As per the main article subject line, here's my take on it. A teachers appraisal should be treated like any other private or public employee. The general public in my mind fit into two different categories (but one person can be in both categories):
1) A customer (consumer of goods). By this, I mean they have a student in the district being taught.
2) A share holder. By this, I mean the people paying the taxes to fund the school.
How many of those private companies share their detailed employee appraisals? None that I know of. The customers and share holders do expect that management will have access to those and work with the employees based on them to improve the services being provided, but they aren't demanding to see them. Teachers should be the same way. There are a lot of employees salaries I pay in the private industry that I really have no choice in paying (gas, internet, phone to name a few), but I'm not demanding to see each employee appraisal.
With that said, my next issue is people that are teacher / union bashing. I'm not a teacher and never have been. My mother was a teacher and my wife is a teacher, so I have a really good understanding of what's going on. On top of that, it seems every one of my friends had to go out and marry a teacher. The short answer is, my wife's union has saved her a few times and I would not call it a completely horrible union, while one of my friends wife's union is one I agree with people on is horrible. Here are a few thoughts on each:
My wifes school just went through negotiations. There were no pay increases for 3 years (actually a 3% pay decrease for each of those years). During those negotiations, one of the three elected school board officials that were on the school side was fighting for a steep (about 50%) pay cut because he didn't feel that a teacher should be making much more than someone doing childcare. Without the union there, it probably would have passed and it would have came down to a teacher leaving or taking the cut. My wife has gotten amazing appraisals every year, she would have been in a nursing program and guess how many great kids would have been in the school district left. They didn't care, like a lot of private managers, the $ amount was more than the quality. On top of all that, my wife's health insurance costs more than mine does in the private sector; her copay is now up to $35 for most things non surgical; she doesn't pay social security, but she pays pretty close to what I pay into the program; she has no 401k options; she's required to go back and get college credit on a schedule, but the school pays none of that. Overall, my feeling of her union is that it is pretty on par with what's going on in the private sector. Also, she does have tenure. It wasn't automatic. It was basically she had to teach there 5 years, then she had to apply (not automatic). The year that she applied in she is observed and appraised by all the principals multiple times a month, her lessons plans are inspected weekly, and the final word for tenure comes down at the end of the year. She doesn't get it, then she has to apply again the next year. Needless to say, she got it with amazing reviews from all the administration (as high as they were allowed, since the superintendent stipulated that no reviews are allowed a perfect score).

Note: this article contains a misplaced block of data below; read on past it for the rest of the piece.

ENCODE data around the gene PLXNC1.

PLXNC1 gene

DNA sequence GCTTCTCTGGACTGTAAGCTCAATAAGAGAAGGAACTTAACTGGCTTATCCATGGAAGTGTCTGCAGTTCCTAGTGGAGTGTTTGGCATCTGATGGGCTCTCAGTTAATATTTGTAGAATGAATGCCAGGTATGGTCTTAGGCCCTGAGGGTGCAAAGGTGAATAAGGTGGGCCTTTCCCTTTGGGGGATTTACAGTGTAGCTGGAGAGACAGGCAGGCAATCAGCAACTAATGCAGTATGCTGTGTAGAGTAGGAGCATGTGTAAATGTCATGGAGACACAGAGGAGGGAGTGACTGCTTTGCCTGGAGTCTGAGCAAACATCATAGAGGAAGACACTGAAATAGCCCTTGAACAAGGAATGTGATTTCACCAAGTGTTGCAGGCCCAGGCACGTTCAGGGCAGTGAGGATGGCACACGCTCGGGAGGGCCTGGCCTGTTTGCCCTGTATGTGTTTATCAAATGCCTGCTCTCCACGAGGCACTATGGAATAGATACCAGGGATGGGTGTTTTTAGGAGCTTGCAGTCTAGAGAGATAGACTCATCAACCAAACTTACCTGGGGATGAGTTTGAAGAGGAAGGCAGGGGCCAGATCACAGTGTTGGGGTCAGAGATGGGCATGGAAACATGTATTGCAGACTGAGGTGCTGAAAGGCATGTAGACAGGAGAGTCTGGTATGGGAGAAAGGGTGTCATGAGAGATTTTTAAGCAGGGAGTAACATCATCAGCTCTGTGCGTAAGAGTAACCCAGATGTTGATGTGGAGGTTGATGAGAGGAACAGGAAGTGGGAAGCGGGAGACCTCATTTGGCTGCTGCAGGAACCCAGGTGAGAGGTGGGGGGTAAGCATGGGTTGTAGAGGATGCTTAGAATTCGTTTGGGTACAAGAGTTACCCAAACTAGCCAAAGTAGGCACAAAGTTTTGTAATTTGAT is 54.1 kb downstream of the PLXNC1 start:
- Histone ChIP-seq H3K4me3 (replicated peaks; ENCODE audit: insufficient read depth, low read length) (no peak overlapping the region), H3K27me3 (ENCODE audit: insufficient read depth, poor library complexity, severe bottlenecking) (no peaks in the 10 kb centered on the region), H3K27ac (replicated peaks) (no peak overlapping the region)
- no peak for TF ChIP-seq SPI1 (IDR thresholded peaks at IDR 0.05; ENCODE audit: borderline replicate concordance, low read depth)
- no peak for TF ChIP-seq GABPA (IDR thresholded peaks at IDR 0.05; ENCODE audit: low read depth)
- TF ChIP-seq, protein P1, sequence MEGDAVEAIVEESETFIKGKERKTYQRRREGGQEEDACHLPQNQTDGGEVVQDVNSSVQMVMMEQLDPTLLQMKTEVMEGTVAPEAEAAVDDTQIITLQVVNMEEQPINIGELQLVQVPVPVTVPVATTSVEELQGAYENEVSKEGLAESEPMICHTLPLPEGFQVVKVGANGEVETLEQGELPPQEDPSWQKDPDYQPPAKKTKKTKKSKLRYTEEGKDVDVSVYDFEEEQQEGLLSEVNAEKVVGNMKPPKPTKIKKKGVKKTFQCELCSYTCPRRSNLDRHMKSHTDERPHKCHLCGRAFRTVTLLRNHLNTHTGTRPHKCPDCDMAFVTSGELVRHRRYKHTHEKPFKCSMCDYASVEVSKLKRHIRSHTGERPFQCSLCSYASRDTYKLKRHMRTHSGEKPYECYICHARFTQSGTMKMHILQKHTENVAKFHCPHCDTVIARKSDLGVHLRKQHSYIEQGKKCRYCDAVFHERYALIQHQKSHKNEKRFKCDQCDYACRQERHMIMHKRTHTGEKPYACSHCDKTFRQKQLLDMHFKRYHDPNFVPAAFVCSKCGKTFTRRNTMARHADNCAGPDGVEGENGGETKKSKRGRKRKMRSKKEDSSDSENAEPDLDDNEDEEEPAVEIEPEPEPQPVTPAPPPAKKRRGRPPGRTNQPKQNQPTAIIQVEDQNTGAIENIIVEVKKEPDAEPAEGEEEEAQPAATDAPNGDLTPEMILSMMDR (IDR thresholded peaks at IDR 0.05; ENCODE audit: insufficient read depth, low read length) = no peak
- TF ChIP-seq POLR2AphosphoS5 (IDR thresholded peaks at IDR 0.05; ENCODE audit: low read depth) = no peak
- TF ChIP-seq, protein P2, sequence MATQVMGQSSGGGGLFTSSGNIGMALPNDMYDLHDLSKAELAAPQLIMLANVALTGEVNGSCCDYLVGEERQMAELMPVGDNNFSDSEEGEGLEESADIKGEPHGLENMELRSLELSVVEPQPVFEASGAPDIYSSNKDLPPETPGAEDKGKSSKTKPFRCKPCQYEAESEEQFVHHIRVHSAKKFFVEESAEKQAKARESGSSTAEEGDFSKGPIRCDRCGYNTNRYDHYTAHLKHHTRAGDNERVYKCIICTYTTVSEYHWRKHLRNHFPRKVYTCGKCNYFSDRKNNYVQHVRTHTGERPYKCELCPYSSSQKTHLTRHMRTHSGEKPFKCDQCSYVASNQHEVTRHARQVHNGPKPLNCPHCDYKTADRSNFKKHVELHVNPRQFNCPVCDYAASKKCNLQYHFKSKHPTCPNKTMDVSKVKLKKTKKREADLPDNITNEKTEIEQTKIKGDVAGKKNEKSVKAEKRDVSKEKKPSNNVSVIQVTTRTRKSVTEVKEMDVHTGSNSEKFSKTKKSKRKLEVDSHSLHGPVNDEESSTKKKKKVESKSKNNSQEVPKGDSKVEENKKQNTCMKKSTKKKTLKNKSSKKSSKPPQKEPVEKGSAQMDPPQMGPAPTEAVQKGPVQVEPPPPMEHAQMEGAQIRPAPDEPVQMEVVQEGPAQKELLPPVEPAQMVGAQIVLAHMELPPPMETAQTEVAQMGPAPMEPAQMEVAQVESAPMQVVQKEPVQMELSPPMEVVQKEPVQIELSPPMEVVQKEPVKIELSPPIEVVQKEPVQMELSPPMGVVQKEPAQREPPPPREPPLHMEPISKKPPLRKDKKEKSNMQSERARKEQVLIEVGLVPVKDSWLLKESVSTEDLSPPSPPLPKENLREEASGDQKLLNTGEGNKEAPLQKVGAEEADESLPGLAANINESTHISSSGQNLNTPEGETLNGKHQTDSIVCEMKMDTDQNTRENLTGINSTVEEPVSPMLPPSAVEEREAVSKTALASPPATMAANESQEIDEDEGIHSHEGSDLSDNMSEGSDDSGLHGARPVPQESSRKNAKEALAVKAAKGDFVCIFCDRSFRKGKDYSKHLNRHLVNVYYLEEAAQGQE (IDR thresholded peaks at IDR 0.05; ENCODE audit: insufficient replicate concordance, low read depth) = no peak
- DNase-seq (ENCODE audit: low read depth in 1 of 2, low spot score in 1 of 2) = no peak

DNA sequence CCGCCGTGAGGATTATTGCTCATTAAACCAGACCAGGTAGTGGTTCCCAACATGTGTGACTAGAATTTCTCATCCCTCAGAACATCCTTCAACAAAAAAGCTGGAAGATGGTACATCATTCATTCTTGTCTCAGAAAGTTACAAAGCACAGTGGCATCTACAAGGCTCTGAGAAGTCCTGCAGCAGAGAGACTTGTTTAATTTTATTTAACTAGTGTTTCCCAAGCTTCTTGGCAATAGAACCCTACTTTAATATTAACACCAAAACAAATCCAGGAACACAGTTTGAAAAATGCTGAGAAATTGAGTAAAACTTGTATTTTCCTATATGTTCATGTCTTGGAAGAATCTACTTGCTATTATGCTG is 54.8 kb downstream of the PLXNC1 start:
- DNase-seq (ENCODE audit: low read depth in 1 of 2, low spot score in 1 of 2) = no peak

Now the bad side of the equation, my friends wife. She actually started complaining that at the same year negotiations for her school district, that they were only getting a 2% raise the next two years, that she had to pay a $5 copay now, and that she has to start paying into her pension retirement (schools not going to pay it all anymore). That my friends, is a union not keeping up with the private industry. Oh ya, she also got automatic tenure after three years without doing anything. The only way to fire her now is to have the union do it basically.